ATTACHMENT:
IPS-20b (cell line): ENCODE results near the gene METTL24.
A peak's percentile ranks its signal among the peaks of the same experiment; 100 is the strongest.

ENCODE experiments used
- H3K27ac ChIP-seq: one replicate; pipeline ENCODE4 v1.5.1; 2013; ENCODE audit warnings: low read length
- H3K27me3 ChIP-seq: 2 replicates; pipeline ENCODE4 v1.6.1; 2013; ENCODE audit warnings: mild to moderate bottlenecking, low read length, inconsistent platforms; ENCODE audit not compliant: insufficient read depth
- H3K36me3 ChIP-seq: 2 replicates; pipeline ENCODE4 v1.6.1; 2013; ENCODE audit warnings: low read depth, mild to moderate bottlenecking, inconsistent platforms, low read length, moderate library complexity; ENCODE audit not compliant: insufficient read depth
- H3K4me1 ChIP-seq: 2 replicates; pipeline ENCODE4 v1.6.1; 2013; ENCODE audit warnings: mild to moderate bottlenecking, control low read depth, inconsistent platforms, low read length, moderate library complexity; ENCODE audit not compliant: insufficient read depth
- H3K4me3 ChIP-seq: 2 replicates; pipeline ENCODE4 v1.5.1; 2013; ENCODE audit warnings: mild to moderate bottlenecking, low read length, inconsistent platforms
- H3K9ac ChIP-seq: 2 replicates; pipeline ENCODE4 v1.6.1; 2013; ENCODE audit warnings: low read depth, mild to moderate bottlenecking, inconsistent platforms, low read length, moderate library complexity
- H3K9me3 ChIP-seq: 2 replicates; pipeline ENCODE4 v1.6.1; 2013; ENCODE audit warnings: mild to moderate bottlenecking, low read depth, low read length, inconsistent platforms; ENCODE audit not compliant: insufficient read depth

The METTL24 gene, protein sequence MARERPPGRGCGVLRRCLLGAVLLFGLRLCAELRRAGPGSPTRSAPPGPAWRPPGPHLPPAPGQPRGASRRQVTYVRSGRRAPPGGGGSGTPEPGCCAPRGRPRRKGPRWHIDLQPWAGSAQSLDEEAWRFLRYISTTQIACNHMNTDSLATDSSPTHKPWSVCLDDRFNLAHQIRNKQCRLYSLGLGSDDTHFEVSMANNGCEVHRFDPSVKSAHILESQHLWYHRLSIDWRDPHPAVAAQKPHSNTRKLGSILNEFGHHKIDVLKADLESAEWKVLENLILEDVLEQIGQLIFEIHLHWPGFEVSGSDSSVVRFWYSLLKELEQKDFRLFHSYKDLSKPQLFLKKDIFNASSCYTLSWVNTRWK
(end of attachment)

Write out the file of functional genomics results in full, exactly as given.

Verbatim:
IPS-20b (cell line): ENCODE results near the gene METTL24.
A peak's percentile ranks its signal among the peaks of the same experiment; 100 is the strongest.

ENCODE experiments used
- H3K27ac ChIP-seq: one replicate; pipeline ENCODE4 v1.5.1; 2013; ENCODE audit warnings: low read length
- H3K27me3 ChIP-seq: 2 replicates; pipeline ENCODE4 v1.6.1; 2013; ENCODE audit warnings: mild to moderate bottlenecking, low read length, inconsistent platforms; ENCODE audit not compliant: insufficient read depth
- H3K36me3 ChIP-seq: 2 replicates; pipeline ENCODE4 v1.6.1; 2013; ENCODE audit warnings: low read depth, mild to moderate bottlenecking, inconsistent platforms, low read length, moderate library complexity; ENCODE audit not compliant: insufficient read depth
- H3K4me1 ChIP-seq: 2 replicates; pipeline ENCODE4 v1.6.1; 2013; ENCODE audit warnings: mild to moderate bottlenecking, control low read depth, inconsistent platforms, low read length, moderate library complexity; ENCODE audit not compliant: insufficient read depth
- H3K4me3 ChIP-seq: 2 replicates; pipeline ENCODE4 v1.5.1; 2013; ENCODE audit warnings: mild to moderate bottlenecking, low read length, inconsistent platforms
- H3K9ac ChIP-seq: 2 replicates; pipeline ENCODE4 v1.6.1; 2013; ENCODE audit warnings: low read depth, mild to moderate bottlenecking, inconsistent platforms, low read length, moderate library complexity
- H3K9me3 ChIP-seq: 2 replicates; pipeline ENCODE4 v1.6.1; 2013; ENCODE audit warnings: mild to moderate bottlenecking, low read depth, low read length, inconsistent platforms; ENCODE audit not compliant: insufficient read depth

The METTL24 gene, protein sequence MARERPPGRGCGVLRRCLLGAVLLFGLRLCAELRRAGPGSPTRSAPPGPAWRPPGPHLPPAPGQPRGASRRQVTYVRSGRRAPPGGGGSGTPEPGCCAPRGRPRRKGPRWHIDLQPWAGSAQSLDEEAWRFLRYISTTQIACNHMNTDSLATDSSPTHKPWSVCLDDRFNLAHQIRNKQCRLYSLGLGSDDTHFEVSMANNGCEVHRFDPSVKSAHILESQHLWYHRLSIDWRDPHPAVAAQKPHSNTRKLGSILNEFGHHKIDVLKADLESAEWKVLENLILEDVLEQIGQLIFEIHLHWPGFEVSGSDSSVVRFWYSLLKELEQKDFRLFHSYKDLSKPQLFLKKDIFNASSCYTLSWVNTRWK